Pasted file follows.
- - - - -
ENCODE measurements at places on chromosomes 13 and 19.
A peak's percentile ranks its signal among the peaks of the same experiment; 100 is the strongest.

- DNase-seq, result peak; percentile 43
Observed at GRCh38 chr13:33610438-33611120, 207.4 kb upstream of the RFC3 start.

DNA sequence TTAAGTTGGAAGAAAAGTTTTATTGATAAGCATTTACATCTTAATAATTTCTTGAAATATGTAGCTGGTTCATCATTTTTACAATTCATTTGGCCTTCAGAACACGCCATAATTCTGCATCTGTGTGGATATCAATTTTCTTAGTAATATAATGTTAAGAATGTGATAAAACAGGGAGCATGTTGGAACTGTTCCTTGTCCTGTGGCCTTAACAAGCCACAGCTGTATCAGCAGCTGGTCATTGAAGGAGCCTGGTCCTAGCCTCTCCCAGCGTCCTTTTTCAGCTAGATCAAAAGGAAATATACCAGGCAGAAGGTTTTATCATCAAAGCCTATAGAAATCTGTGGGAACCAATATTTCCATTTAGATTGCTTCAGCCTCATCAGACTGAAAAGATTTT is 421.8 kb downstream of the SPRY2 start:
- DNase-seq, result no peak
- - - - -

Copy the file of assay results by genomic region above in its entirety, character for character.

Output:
ENCODE measurements at places on chromosomes 13 and 19.
A peak's percentile ranks its signal among the peaks of the same experiment; 100 is the strongest.

- DNase-seq, result peak; percentile 43
Observed at GRCh38 chr13:33610438-33611120, 207.4 kb upstream of the RFC3 start.

DNA sequence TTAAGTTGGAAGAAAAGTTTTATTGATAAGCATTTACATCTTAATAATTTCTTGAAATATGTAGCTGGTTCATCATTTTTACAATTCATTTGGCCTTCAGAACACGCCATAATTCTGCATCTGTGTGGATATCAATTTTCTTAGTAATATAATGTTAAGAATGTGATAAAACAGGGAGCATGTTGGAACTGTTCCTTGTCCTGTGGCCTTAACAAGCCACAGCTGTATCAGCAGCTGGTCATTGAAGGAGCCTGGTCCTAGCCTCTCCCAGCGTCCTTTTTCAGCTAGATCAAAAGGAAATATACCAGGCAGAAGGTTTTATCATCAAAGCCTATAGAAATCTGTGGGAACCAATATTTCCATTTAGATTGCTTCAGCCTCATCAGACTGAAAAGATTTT is 421.8 kb downstream of the SPRY2 start:
- DNase-seq, result no peak